Trackside with Seth


Any life well-lived goes through many stages, with fresh chapters constantly unfolding. For Gateway Bronco founder and CEO Seth Burgett, the next chapter in his life is being written at high speed, behind the wheel of one of his race cars.


Burgett is deep into his freshman season of racing, with four wins to his credit and a track record following the Great Lakes Grand Prix with a target on another win and gunning for a second track record this fall. Although he’s undertaking a relatively late start in motorsports, he’s not chasing some whim. He’s been focused on racing for as long as he can remember. “This has been baked into me since the beginning,” he said. “This is who I am, grew up wanting to be a test pilot or race car driver. I feel at home behind the wheel.”

While growing up, family finances didn’t allow for Burgett to go racing, but he never stopped thinking about it. “When I was a kid, I dreamed of driving a go-kart. I’d sit in the driver’s seat, hit the gas to drive out of the garage — and wake up.”


That competitive nature played out in many athletic endeavors throughout his life. While in 6th grade, Burgett broke the local varsity high school’s track record for the mile. He is a lifelong water skier who “show-skied” during college, serving as a base in pyramids and barefoot water skier. Home from school for the summer, he would ski early in the morning to practice for the big 4th of July show. “Throughout the afternoons and evenings, I did auto body work in my parents’ garage. That’s how I earned my way through college, and restored a boat through three summers to pay for my wife’s wedding ring. That was the only way I could afford to get engaged before graduating college.” To this day Burgett competes in endurance barefoot skiing tournaments. Some years, he trains 12 months a year in the Midwest; even when other commitments knock him off schedule, he manages to ski every Wednesday night.


Testing his limits has never been a problem for Burgett. For his 40th birthday, he competed in his first Ironman triathlon. “That was my midlife crisis event,” he said with a laugh. “My wife and I went to Mexico, where I competed in Ironman Cozumel.” He followed that up in later years at Ironman Wisconsin and Ironman Florida.


So it comes as no surprise that once Gateway Bronco was running smoothly, Burgett returned to his early passion for motorsports. “Participating in motorsports was a major personal goal from day one,” he said. “I became involved in the automotive industry because I love it so much, and the purest representation of enjoying automotive is competition in motorsports. Gateway Bronco enabled me to immerse myself into the auto industry and network with the right people to make these dreams come true.”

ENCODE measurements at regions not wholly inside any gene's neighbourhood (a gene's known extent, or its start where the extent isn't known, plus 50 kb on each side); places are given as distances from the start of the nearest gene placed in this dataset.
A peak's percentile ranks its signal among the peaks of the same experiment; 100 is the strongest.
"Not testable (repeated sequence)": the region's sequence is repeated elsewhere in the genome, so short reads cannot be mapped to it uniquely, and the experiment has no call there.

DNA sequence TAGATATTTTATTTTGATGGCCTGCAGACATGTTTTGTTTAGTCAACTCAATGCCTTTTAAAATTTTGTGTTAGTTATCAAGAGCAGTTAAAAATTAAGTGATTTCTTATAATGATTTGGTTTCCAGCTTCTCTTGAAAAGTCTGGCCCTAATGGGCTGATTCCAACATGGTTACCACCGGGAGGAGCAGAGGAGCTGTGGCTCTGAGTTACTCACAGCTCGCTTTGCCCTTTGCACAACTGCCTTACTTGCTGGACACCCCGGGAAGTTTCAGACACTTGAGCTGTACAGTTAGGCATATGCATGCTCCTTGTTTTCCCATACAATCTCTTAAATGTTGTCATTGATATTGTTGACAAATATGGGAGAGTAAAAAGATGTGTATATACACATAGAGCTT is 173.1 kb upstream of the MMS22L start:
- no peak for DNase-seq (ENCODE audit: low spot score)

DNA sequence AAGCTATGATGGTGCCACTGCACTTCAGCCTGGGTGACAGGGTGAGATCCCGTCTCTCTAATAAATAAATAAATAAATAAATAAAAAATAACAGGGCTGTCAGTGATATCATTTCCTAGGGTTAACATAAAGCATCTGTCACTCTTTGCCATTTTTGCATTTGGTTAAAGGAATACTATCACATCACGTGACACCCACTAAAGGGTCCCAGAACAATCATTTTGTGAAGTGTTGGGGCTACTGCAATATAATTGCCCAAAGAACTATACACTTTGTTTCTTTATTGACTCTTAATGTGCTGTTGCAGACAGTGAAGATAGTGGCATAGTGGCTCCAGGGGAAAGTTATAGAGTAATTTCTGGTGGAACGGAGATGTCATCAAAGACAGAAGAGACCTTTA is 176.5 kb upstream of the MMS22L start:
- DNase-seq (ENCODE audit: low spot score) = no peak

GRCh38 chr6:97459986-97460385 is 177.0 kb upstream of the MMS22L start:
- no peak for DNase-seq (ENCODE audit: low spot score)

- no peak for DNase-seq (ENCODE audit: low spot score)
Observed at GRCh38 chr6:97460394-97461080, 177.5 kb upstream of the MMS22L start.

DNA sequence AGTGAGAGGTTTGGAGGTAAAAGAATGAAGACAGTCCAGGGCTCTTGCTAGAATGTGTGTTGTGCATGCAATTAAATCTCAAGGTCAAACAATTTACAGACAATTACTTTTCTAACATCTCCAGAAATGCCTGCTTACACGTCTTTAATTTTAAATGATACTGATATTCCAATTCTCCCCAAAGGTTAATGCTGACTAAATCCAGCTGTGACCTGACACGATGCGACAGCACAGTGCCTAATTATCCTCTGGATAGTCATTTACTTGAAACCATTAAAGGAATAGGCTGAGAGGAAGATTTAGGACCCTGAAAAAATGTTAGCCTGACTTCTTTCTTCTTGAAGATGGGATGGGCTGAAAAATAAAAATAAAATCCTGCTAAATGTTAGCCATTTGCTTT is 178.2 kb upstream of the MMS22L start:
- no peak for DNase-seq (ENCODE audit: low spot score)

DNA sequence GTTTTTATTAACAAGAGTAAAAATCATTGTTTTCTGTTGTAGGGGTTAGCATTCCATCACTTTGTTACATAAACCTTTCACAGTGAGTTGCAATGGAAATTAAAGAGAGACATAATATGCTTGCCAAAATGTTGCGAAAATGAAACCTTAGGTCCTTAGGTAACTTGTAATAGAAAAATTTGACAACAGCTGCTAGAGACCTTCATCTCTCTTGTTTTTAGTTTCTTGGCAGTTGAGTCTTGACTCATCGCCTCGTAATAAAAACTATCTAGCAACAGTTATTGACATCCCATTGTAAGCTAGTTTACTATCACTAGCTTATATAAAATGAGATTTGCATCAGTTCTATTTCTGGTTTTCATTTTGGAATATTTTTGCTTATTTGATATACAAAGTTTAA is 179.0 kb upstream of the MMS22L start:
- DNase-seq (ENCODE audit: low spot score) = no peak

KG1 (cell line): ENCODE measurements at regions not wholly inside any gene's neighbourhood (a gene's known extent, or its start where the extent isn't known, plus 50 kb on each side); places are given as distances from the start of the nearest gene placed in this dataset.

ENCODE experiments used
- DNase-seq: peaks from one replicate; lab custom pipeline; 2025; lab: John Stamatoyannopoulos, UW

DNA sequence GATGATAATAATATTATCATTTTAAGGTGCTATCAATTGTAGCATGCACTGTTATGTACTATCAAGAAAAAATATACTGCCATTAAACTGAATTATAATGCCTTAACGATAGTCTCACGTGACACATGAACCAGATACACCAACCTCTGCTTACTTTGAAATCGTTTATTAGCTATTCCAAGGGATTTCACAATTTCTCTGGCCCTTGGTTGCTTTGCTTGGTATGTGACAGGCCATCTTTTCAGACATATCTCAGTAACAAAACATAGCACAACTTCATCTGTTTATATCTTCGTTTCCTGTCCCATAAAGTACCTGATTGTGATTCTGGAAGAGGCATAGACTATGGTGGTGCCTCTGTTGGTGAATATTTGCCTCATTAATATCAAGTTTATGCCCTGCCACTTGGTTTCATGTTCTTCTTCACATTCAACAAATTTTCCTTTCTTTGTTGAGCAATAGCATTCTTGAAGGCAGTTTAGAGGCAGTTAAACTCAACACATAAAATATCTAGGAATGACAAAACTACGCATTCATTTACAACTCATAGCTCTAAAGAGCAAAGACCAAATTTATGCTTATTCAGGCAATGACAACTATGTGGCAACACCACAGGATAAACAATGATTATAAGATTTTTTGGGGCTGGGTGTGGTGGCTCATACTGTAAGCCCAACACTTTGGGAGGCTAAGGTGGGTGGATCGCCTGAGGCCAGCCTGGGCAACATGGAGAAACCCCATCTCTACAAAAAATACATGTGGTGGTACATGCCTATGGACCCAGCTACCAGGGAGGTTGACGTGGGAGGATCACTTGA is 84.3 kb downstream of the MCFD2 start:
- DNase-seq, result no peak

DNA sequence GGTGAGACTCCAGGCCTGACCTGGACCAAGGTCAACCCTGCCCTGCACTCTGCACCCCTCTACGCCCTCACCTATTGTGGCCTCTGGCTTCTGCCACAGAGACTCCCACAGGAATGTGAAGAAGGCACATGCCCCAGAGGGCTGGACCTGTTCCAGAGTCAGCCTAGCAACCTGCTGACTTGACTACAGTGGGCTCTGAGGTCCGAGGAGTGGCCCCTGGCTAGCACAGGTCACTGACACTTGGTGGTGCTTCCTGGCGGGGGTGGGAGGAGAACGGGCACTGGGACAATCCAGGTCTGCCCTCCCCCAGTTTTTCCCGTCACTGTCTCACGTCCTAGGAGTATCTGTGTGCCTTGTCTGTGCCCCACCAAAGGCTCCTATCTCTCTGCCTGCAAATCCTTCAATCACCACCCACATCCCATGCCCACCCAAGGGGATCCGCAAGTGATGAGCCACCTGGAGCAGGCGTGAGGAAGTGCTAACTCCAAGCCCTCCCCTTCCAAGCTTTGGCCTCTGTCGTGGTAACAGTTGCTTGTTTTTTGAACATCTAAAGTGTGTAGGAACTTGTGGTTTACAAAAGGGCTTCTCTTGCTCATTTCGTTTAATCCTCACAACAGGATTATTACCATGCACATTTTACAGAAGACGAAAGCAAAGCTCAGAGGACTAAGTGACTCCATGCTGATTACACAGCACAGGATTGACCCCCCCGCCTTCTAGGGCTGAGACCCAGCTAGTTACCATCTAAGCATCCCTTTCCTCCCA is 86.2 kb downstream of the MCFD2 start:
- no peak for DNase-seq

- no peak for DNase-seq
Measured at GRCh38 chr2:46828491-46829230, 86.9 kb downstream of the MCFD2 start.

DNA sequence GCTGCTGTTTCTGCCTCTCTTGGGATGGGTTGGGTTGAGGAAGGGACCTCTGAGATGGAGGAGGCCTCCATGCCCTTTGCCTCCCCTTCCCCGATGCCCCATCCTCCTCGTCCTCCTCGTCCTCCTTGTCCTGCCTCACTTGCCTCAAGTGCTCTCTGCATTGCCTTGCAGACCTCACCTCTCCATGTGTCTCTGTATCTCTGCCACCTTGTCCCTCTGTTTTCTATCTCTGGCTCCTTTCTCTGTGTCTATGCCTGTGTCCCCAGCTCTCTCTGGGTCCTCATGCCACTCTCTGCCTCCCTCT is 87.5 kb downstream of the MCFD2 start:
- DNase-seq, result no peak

Among those new connections is his driving coach Billy Johnson, the 2016 IMSA Continental Tire Sports Car Challenge GS champion, and a winner at Spa in a Chip Ganassi Ford GT. That coaching and Burgett’s desire and preparation have led to fast results.


He has attacked road racing from both ends of the spectrum — vintage racing behind the wheel of his 1967 Shelby GT500 Mustang that is a historic car that competed in the 12 hours of Sebring in 1971 and 1972, and late-model competition with the Midwest Council of Sports Car Clubs in his 2011 Mustang GT, where he notched an overall victory this spring. Being able to switch between the precision of the modern car and the raw ferocity of the vintage Shelby has been hugely beneficial for accelerating his learning curve.

“Having those two experiences teaches you how to be a better driver,” he said. “It’s like cross-training as an athlete. You use the different workouts and different muscle groups to become stronger overall as an athlete. And that’s really what I’m doing with the two types of racing. I enjoy them both immensely. I couldn’t choose just one. I need both kinds of racing to be fulfilled.”


Naturally, the track offers lessons beyond the immediate race. “There are things you can learn from motorsports that apply to business. Racing teaches patience and to always apply risk management principles. That’s the entire theme of what we do at all points in racing, managing risk and being patient. The best drivers are smooth, consistent and patient. Those principles directly relate to being a successful business owner and entrepreneur.”


Seth Burgett waited his entire life for the right opportunity to make his move into the racing world. That patience and persistence paid off as he is turning those childhood dreams into reality.